DEAR JOYCE: At 50-plus, I'm looking as hard as I can, but while employers apparently like the experience on my resume, they're not calling. Maybe they're wondering if my thinking and skills are passé, making it doubtful that I can compete using today's new techno tools. What can I do to look more current and employable? -- R.E.A.
Here we go again! In the 1990s' digital dawn, job seekers on the north side of 40 discovered that early adoption of the Internet to move their resumes gave them a youthful aura. Recruiters and employers began to see them as not only experienced and competent, but up to date. History is repeating itself today.
You'll come across as younger and not stuck in yesterday's thinking by mastering the brave new world of social media and related digital advancements as you job-hunt. But think of the new social media technology as an add-on, not a replacement for your hard-won understanding of the job chase.
(Here's a quick self-check of whether you've got barnacles hanging off the sides of your brain: Google "How Millennial Are You? By Jeanne C. Meister," who is the co-author of the forthcoming book "The 2020 Workplace." Her blog includes a link to a Pew Research Center quiz. I'm not telling what my score was, but it lit a match under me.)
GETTING ON BOARD. How can you play catch-up? In addition to looking for on-site workshops (try community colleges and ask reference librarians), read books that are starting to appear, and do a Web search for "free Webinars social media job search" and "free Webinars social media recruiting."
"Technology is a job hunter's friend -- but only if you use it correctly," says Dr. Richard Bayer, chief operating officer of The Five O'Clock Club (fiveoclockclub.com) a national career coaching and outplacement organization.
ETIQUETTE TIPS. "How you use technology speaks volumes about your skills, your style, your ability to connect with future employers and your manners," says Bayer. "Use the technologies available -- like Facebook and other social networking sites, e-mail and your Blackberry -- in the correct way to improve your chances of getting a job in this crowded market," Here's a sliver of Bayer's suggestions.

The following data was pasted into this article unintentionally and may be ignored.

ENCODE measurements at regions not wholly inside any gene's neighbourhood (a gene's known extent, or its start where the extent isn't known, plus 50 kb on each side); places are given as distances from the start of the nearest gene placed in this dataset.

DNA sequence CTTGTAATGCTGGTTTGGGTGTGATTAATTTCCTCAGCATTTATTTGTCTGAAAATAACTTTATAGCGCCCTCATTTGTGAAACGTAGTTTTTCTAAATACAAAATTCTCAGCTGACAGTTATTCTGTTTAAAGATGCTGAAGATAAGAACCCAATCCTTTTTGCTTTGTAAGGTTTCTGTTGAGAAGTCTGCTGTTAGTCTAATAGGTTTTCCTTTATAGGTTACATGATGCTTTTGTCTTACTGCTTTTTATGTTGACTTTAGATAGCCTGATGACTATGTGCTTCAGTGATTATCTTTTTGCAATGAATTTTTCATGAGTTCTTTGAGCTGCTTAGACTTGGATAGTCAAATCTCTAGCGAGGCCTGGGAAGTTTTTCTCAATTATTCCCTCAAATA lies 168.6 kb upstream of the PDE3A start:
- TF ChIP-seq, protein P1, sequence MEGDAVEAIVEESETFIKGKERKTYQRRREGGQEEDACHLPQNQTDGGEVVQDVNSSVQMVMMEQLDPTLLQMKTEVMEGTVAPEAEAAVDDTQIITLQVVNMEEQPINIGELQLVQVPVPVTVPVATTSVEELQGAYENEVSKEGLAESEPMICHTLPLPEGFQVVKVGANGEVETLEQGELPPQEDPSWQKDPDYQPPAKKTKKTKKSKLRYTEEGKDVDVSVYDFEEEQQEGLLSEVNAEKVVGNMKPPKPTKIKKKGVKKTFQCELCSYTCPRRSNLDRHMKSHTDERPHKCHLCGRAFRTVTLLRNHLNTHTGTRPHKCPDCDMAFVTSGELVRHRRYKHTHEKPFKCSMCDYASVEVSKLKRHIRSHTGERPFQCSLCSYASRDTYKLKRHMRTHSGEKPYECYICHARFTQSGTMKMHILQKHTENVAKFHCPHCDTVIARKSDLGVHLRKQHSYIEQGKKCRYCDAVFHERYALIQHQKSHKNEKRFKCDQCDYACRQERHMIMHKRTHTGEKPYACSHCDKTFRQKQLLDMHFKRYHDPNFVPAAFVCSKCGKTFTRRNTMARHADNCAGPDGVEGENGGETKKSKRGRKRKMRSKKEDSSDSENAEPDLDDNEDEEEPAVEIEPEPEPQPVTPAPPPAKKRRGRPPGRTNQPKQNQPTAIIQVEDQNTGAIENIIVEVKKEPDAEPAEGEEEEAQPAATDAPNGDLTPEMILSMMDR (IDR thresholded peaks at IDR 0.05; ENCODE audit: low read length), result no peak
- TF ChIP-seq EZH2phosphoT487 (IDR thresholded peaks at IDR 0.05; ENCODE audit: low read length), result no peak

What to do:
-- Do use mobile devices only in a pinch. Many people type rapidly and badly with their thumbs on BlackBerrys and similar devices.
-- Do read before sending. The typical mobile message has at least two typos in it because it's composed in a hurry, and in quick reaction to an inbound e-mail. The tone tends to be terse or glib and subject to misinterpretation.
-- Do network through LinkedIn and other social media sites.
What not to do:
-- Don't use a cell phone for telephone interviews if you can avoid it. Sound quality can be a problem and background noise is ubiquitous. You may not be able to communicate energy or enthusiasm without shouting.
-- Don't use instant messaging for first-time communication. IM is a permission-based concept. People invite others of their choosing to interrupt them with messages. Rarely are candidates invited to use this technology by prospective employers.
-- Don't be a prisoner to rigid rules that don't work for you. If you receive consistently positive responses to the e-mails you send to interviewers, then e-mail away. If you trust your cell phone and don't like the idea of waiting around all day by your land line for a prospective employer to call, put your cell number on your resume. Use trial and error to find out what is and isn't working in your job search.
SURVIVING CHANGE. In "Brave New World," his classic 1932 novel about a futuristic society, Aldous Huxley reminded readers that in a realm of radically transformed existence, both positive and negative outcomes result. Start learning the new social media and other digital technologies right now. But do it at night to save prime daylight hours for contacts and interviews.